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* Apple sinks on sales forecast cut, blames China
* Factory activity slows more than expected in Dec - ISM
* Technology and trade-sensitive industrials hit the worst
* Celgene soars on Bristol-Myers' $74 bln offer (Changes comment, adds details, updates prices)
By Sruthi Shankar
Jan 3 (Reuters) - Wall Street sank 2 percent on Thursday asweak U.S. factory data and the fallout of a rare sales warningfrom Apple Inc fanned fears of slowing growth and spurred thelatest leg of a selloff that has sent indexes to their lowestsince mid 2017.
Apple's shares AAPL.O slumped 9.2 percent after thecompany slashed its holiday-quarter revenue forecast sayingsales in China slowed more than expected, the first majorwarning with the U.S. earnings season around the corner. urn:newsml:reuters.com:*:nL3N1Z236Y
Meanwhile, Institute of Supply Management data showed U.S.manufacturing activity slowed more than expected in December,with the index of national factory activity dropping to 54.1last month and missing economists' estimate of 57.9.
That comes after data earlier this week showed adeceleration in factory activity in China and the euro zone,indicating the ongoing U.S.-China trade dispute was taking atoll on global manufacturing.
"We are seeing markets extrapolate Apple's news throughoutseveral sectors and equate it to a deceleration in the globaleconomy," said Christopher Anselmo, director at Nasdaq IRIntelligence in New York City.
"A lot of data in the past few days, including U.S. factoryactivity is pointing to a global economic slowdown. The data isjust giving a magnitude of how broad this slowdown is and whichregions it is affecting the most."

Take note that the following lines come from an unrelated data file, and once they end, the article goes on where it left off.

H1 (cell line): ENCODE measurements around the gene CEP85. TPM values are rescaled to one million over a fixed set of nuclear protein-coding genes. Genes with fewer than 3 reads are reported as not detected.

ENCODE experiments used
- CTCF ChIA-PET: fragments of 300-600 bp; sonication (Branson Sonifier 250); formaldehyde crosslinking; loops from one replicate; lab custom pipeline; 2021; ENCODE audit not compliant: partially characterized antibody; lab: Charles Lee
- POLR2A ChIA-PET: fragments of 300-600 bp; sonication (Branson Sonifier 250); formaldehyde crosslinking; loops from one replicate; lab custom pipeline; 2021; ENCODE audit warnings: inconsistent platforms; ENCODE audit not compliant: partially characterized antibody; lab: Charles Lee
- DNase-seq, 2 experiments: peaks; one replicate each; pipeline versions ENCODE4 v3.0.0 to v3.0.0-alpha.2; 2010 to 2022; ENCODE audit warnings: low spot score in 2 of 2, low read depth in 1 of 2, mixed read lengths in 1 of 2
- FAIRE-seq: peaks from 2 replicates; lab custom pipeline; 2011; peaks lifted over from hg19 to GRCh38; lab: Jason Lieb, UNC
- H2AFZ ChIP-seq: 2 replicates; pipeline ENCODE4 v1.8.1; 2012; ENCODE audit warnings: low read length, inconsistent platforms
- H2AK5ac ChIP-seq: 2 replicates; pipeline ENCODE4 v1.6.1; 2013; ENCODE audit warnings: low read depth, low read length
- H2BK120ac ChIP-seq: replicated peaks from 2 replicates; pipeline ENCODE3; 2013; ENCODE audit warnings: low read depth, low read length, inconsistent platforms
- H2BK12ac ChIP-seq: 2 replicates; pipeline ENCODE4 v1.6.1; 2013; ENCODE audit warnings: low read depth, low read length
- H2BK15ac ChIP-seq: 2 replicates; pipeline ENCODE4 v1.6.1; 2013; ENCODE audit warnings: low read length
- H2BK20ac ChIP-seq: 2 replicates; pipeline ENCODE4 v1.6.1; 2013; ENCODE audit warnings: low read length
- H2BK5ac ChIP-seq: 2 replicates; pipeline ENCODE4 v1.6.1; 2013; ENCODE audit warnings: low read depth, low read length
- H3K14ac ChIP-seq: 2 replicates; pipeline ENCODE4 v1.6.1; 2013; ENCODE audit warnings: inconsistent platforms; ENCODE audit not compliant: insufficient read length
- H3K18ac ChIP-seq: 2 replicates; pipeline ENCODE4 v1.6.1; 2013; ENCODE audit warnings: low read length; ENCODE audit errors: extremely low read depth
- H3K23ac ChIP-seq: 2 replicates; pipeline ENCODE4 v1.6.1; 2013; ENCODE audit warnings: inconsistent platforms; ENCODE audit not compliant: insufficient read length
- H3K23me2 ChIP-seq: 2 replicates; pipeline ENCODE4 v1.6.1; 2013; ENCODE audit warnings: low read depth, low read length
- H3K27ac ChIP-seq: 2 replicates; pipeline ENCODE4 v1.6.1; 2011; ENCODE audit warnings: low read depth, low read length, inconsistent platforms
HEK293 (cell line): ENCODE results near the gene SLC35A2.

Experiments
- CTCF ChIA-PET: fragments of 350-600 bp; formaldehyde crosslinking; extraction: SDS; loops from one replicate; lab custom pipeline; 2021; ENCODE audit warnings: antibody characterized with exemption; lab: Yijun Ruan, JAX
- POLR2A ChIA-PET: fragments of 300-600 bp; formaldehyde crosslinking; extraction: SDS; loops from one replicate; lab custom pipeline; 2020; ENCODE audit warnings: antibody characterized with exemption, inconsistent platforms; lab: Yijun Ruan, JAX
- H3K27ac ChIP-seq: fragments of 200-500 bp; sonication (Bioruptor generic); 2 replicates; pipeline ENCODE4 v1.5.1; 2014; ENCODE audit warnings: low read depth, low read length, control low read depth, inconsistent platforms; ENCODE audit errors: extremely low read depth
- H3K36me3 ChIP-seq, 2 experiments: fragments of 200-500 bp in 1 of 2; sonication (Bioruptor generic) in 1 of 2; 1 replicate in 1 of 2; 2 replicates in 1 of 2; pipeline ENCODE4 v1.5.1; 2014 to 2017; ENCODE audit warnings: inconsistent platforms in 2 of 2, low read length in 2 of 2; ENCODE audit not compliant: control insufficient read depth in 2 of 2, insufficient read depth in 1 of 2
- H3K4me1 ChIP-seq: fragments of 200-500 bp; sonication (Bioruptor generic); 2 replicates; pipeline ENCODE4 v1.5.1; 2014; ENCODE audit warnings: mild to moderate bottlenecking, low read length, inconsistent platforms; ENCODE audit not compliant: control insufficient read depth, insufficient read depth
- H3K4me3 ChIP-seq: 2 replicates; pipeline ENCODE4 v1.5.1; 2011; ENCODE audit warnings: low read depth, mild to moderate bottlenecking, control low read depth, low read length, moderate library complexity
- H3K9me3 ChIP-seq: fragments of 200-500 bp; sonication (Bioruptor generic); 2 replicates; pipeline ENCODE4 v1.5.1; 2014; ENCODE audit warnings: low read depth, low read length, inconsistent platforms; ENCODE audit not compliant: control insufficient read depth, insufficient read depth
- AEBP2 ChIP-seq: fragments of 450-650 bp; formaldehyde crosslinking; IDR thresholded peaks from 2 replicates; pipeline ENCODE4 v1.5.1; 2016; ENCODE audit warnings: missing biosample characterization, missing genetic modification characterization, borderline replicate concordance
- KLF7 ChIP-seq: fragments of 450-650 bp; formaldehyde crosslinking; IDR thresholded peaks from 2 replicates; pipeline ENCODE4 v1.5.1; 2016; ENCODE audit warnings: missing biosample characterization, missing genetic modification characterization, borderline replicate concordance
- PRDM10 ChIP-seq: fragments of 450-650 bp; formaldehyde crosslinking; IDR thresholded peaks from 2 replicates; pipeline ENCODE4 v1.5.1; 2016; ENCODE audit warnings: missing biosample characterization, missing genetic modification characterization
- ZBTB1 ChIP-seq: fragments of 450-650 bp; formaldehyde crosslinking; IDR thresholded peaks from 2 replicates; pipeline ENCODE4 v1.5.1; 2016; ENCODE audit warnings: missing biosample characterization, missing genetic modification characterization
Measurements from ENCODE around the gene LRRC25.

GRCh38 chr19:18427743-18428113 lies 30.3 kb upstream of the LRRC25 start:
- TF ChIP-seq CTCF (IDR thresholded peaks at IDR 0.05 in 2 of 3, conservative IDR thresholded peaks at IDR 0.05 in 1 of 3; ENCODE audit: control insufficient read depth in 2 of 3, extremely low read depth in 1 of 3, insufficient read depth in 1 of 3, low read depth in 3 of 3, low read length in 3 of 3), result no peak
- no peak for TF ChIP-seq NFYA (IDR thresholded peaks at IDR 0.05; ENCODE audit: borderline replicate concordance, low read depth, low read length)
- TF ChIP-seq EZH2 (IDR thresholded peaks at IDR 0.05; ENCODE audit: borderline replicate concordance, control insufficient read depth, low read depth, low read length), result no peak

Ten of the 11 major S&P sectors fell, led by the technologyindex's .SPLRCT 4.16 percent slide. Within tech, chipmakers,which count both Apple and China as major customers, were hitthe hardest. The Philadelphia Semiconductor index .SOX slumped4.36 percent.
The trade-sensitive industrials .SPLRCI dropped 2.75percent, while materials .SPLRCM fell 2.39 percent and threeother sectors were logging declines of roughly 2 percent.
At 11:01 a.m. ET, the Dow Jones Industrial Average .DJI was down 569.72 points, or 2.44 percent, at 22,776.52, the S&P500 .SPX was down 49.31 points, or 1.96 percent, at 2,460.72and the Nasdaq Composite .IXIC was down 148.41 points, or 2.23percent, at 6,517.53.
The grim reading rocked financial markets, sending investorsto the relative safety of government Treasuries and bond-proxiesstock sectors. Even among them only real estate .SPLRCR gained, while utilities .SPLRCU and consumer staples .SPLRCS nursed slight losses.
While the recent selloff has made stocks cheaper, with theS&P 500's valuation falling to 14 times expected earnings from18 times a year earlier, earnings estimates have also been cutsharply.
Analysts on average expect earnings per share at S&P 500companies to rise nearly 7 percent this year, down from a 10percent forecast at the start of October and far below theirexpectations of 24 percent EPS growth for 2018, according toRefinitiv's IBES.
"As we head towards the earnings season, investors aregetting more and more concerned about how the global economicslowdown and the trade war are impacting U.S. companies," saidAnselmo.
Among the few bright spots was Celgene CorpCELG.O , whichsurged 25.8 percent after Bristol-Myers Squibb CoBMY.N offered to buy the drugmaker for about $74 billion in cash andstock. Bristol-Myers fell 12.5 percent. urn:newsml:reuters.com:*:nL3N1Z32RL
Earlier the market got a short-lived boost from an ADPNational Employment Report that showed U.S. private sector jobsrose far more than expected in December. The more comprehensivenonfarm payroll report on Friday will give a clearer picture oflabor market strength. urn:newsml:reuters.com:*:nZON1YH900
Declining issues outnumbered advancers for a 2.14-to-1 ratioon the NYSE and a 2.54-to-1 ratio on the Nasdaq.
The S&P index recorded no new 52-week highs and 12 new lows,while the Nasdaq recorded one new high and 28 new lows. (Reporting by Sruthi Shankar and Shreyashi Sanyal in Bengaluru;Editing by Shounak Dasgupta) ((firstname.lastname@example.org; within U.S. +1 646 2238780; outside U.S. +91 80 6749 6328; Reuters Messaging:email@example.com))
The views and opinions expressed herein are the views and opinions of the author and do not necessarily reflect those of Nasdaq, Inc.